At the time, Aston could not explain this observation, but he speculated that perhaps “in the hurly-burly of” the early solar system, “the Earth’s share of inert gases [had] been lost to the sun” (Aston, 1924b). This hypothesis would require additional measurements from outside of Earth’s atmosphere to test.
Measuring the composition of the universe
Aston’s work raised the question of whether the entire universe lacked neon, or just Earth. To answer it, scientists began looking at other cosmic objects like stars and planets. But how? The vast distances of space made it impossible to collect samples directly. Instead, scientists had to find other ways to assess the composition of distant bodies from afar.
At the same time that Aston was working at Cambridge, physicist Cecilia Payne was working on her PhD at Harvard University, studying the nature of light given off by stars. She knew that gases like neon emit light when they are “excited” by an electric current, or for example, by the energy of a burning star. During excitation, that energy allows electrons around a neon atom’s nucleus to temporarily jump to higher energy orbitals (see our module Atomic Theory II: Ions, Isotopes, and Electron Shells). However, they can’t stay there long, and soon fall back into their normal positions, discharging that excitation energy in the process. This energy is often discharged in the form of a photon, or a packet of light, whose wavelength depends on the amount of energy discharged. For neon, excitation causes the gas to emit a wavelength of light that falls in the red portion of the visible spectrum, which accounts for the familiar crimson glow of neon signs.
Because of differences in the amount of energy needed to excite elements into higher orbitals, different elements absorb and emit light at specific frequencies along the electromagnetic spectrum when excited. Sodium emits yellow light, while hydrogen has emission bands in the orange, blue, and purple regions of the visible spectrum. Using this knowledge, scientists can remotely identify elements in other bodies in the universe based on their unique emission spectrum. Before Cecilia Payne published her research results, scientists studying the emission spectrum of the sun thought that it was primarily composed of iron, which has strong emission lines, shown in Figure 3.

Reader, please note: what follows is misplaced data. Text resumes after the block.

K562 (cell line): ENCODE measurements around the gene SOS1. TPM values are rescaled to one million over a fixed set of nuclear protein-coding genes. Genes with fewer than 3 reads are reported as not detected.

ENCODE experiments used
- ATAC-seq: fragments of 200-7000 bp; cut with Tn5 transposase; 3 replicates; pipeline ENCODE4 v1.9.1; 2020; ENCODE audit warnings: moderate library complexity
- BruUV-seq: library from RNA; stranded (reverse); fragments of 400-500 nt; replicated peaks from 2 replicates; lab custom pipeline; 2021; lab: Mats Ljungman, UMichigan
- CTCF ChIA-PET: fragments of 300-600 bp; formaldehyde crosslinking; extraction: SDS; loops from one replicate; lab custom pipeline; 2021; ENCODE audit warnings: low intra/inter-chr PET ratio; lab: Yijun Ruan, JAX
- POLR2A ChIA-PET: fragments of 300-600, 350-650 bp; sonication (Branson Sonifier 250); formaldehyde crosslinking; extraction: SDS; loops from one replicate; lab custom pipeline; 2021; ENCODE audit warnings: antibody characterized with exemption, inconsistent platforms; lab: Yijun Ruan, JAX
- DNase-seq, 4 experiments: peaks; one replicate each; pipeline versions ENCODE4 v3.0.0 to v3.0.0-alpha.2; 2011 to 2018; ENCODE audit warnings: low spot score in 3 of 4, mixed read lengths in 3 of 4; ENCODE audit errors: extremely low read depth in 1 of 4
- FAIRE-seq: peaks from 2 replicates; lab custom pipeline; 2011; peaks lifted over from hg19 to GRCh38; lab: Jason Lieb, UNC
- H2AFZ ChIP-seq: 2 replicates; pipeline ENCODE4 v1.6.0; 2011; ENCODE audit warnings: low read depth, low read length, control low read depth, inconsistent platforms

Payne, however, was the first to recognize that the brightness of the emissions given off by elements depends not only on their concentration, but also on how excited the atoms are. That means that the brightest colors given off by stars may not represent the most abundant element in them, but the element that is most excited and able to emit more photons. By calculating the theoretical excitation states of different elements and then correcting the emission spectra of stars using this information, Payne showed that the primary component of the sun and other stars was hydrogen, not iron, as previously thought (Payne, 1925). The abundances she determined are shown in Figure 4.
Payne’s new interpretations of emission lines allowed scientists to accurately convert the emission spectra of planetary atmospheres into estimates of the elements they contain. Using her discoveries, astronomers began to scan the universe, tabulating the composition of stars, nebulae, and supernovas. In 1933, Payne and her colleagues succeeded in identifying the emission spectrum of neon in celestial sources (Boyce et al., 1933). They demonstrated that neon and the other noble gases are much more common in stars and nebulae. Throughout the universe, the abundances of most elements – including neon and the other noble gases – fall neatly along the smooth curve of elements predicted by Aston’s measurements (Figure 5). Something must have happened to Earth to account for its lack of neon, but what?
Earth's primordial atmosphere